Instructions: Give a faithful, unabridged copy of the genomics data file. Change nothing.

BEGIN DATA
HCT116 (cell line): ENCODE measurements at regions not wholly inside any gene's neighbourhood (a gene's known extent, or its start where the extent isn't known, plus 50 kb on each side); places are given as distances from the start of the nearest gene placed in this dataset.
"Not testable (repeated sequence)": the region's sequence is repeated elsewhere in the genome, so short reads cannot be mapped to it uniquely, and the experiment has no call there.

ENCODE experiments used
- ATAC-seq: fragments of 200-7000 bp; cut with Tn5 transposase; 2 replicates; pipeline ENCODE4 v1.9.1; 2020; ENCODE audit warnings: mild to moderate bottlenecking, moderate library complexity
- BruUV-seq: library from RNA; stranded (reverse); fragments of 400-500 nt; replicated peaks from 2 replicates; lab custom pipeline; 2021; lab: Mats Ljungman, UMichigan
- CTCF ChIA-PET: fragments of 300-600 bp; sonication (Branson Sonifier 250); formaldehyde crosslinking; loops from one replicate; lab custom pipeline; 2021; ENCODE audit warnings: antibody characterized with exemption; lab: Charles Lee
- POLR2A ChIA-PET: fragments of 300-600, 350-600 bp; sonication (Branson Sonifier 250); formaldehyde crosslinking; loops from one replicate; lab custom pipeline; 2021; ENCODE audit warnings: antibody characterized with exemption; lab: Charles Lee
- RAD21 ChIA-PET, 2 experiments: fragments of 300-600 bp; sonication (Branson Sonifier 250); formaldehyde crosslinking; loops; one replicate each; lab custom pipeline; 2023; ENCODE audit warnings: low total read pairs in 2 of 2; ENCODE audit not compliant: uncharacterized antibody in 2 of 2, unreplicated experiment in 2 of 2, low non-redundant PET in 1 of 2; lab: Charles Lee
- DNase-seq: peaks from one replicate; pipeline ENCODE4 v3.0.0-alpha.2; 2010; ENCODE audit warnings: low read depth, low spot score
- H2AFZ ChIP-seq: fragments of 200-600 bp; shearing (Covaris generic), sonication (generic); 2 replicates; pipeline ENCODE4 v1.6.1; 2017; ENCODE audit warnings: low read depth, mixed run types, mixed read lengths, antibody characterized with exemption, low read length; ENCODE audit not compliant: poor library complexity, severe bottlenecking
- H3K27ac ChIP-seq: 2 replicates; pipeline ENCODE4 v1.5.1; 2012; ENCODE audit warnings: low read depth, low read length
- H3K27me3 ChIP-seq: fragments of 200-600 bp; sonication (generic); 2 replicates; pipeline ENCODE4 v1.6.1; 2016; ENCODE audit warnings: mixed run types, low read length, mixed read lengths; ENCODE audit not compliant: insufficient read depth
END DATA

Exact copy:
HCT116 (cell line): ENCODE measurements at regions not wholly inside any gene's neighbourhood (a gene's known extent, or its start where the extent isn't known, plus 50 kb on each side); places are given as distances from the start of the nearest gene placed in this dataset.
"Not testable (repeated sequence)": the region's sequence is repeated elsewhere in the genome, so short reads cannot be mapped to it uniquely, and the experiment has no call there.

ENCODE experiments used
- ATAC-seq: fragments of 200-7000 bp; cut with Tn5 transposase; 2 replicates; pipeline ENCODE4 v1.9.1; 2020; ENCODE audit warnings: mild to moderate bottlenecking, moderate library complexity
- BruUV-seq: library from RNA; stranded (reverse); fragments of 400-500 nt; replicated peaks from 2 replicates; lab custom pipeline; 2021; lab: Mats Ljungman, UMichigan
- CTCF ChIA-PET: fragments of 300-600 bp; sonication (Branson Sonifier 250); formaldehyde crosslinking; loops from one replicate; lab custom pipeline; 2021; ENCODE audit warnings: antibody characterized with exemption; lab: Charles Lee
- POLR2A ChIA-PET: fragments of 300-600, 350-600 bp; sonication (Branson Sonifier 250); formaldehyde crosslinking; loops from one replicate; lab custom pipeline; 2021; ENCODE audit warnings: antibody characterized with exemption; lab: Charles Lee
- RAD21 ChIA-PET, 2 experiments: fragments of 300-600 bp; sonication (Branson Sonifier 250); formaldehyde crosslinking; loops; one replicate each; lab custom pipeline; 2023; ENCODE audit warnings: low total read pairs in 2 of 2; ENCODE audit not compliant: uncharacterized antibody in 2 of 2, unreplicated experiment in 2 of 2, low non-redundant PET in 1 of 2; lab: Charles Lee
- DNase-seq: peaks from one replicate; pipeline ENCODE4 v3.0.0-alpha.2; 2010; ENCODE audit warnings: low read depth, low spot score
- H2AFZ ChIP-seq: fragments of 200-600 bp; shearing (Covaris generic), sonication (generic); 2 replicates; pipeline ENCODE4 v1.6.1; 2017; ENCODE audit warnings: low read depth, mixed run types, mixed read lengths, antibody characterized with exemption, low read length; ENCODE audit not compliant: poor library complexity, severe bottlenecking
- H3K27ac ChIP-seq: 2 replicates; pipeline ENCODE4 v1.5.1; 2012; ENCODE audit warnings: low read depth, low read length
- H3K27me3 ChIP-seq: fragments of 200-600 bp; sonication (generic); 2 replicates; pipeline ENCODE4 v1.6.1; 2016; ENCODE audit warnings: mixed run types, low read length, mixed read lengths; ENCODE audit not compliant: insufficient read depth